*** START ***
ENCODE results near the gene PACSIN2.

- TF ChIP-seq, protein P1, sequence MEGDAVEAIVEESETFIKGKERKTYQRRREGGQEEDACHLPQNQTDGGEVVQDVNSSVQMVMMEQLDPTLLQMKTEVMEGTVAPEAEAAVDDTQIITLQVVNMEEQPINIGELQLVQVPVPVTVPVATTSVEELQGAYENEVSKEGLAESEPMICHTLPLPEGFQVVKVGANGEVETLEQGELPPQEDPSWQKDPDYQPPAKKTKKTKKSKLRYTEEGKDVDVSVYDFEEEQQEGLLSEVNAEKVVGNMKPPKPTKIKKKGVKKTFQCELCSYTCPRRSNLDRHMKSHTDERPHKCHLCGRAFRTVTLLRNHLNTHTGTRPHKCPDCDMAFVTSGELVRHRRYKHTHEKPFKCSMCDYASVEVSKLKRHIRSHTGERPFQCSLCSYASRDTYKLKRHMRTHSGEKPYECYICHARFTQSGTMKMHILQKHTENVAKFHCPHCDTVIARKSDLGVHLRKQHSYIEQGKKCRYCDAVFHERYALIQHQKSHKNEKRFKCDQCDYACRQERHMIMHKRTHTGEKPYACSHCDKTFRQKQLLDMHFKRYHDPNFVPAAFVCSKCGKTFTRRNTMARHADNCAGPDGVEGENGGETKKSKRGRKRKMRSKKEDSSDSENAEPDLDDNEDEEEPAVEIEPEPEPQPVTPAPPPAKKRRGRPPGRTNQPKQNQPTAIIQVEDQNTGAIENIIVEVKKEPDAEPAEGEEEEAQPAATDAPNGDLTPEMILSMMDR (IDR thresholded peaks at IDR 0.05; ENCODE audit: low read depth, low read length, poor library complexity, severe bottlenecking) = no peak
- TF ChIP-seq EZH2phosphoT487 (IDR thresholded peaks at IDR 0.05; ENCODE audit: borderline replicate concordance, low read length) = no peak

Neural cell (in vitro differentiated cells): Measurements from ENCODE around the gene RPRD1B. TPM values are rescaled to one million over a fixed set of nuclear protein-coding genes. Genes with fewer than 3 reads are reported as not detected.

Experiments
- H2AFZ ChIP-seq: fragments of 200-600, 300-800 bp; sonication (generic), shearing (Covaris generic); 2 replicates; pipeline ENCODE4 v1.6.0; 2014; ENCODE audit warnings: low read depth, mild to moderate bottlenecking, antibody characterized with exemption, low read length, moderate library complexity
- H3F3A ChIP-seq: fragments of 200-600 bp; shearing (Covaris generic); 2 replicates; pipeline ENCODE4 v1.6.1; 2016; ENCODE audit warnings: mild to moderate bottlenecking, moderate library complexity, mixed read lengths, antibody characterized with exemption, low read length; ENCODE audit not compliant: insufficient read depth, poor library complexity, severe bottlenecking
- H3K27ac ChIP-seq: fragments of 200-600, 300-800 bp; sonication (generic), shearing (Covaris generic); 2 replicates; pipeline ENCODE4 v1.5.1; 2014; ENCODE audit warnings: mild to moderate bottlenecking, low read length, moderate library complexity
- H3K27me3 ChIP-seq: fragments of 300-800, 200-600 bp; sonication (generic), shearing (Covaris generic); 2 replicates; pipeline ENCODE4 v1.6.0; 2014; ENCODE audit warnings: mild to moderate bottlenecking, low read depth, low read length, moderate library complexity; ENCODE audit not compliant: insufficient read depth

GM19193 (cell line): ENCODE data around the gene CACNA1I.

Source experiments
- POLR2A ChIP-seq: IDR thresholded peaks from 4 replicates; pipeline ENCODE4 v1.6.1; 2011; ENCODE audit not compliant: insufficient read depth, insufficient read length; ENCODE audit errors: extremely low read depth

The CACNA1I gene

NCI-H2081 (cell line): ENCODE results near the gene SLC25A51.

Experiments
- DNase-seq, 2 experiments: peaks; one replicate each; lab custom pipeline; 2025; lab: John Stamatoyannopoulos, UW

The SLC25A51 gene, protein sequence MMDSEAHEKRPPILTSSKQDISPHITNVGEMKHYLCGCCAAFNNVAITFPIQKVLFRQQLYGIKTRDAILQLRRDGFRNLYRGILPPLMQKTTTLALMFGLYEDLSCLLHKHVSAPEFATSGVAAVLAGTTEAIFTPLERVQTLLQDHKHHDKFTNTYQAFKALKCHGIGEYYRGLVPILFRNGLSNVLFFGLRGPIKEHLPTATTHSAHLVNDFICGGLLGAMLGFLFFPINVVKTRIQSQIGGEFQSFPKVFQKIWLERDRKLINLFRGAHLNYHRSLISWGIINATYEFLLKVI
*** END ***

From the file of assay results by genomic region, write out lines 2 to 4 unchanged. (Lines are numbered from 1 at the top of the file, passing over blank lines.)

- TF ChIP-seq, protein P1, sequence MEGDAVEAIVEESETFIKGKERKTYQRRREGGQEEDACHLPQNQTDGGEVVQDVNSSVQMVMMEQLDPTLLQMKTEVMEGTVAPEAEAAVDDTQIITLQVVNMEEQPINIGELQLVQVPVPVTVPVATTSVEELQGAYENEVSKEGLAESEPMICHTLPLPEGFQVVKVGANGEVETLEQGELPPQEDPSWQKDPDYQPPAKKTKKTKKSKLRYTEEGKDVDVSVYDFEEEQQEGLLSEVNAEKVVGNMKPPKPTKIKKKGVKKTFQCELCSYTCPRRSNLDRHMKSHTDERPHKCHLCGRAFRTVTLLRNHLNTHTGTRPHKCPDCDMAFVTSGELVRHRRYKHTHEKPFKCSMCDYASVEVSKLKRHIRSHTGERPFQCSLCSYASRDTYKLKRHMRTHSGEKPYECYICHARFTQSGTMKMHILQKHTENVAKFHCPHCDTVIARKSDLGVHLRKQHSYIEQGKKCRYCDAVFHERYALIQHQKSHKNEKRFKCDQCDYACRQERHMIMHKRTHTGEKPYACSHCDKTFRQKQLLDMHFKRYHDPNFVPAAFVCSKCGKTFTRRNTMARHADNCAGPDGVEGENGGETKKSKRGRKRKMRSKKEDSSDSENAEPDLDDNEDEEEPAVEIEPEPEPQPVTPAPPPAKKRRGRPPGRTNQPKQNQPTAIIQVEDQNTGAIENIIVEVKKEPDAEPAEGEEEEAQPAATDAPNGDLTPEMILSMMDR (IDR thresholded peaks at IDR 0.05; ENCODE audit: low read depth, low read length, poor library complexity, severe bottlenecking) = no peak
- TF ChIP-seq EZH2phosphoT487 (IDR thresholded peaks at IDR 0.05; ENCODE audit: borderline replicate concordance, low read length) = no peak

Neural cell (in vitro differentiated cells): Measurements from ENCODE around the gene RPRD1B. TPM values are rescaled to one million over a fixed set of nuclear protein-coding genes. Genes with fewer than 3 reads are reported as not detected.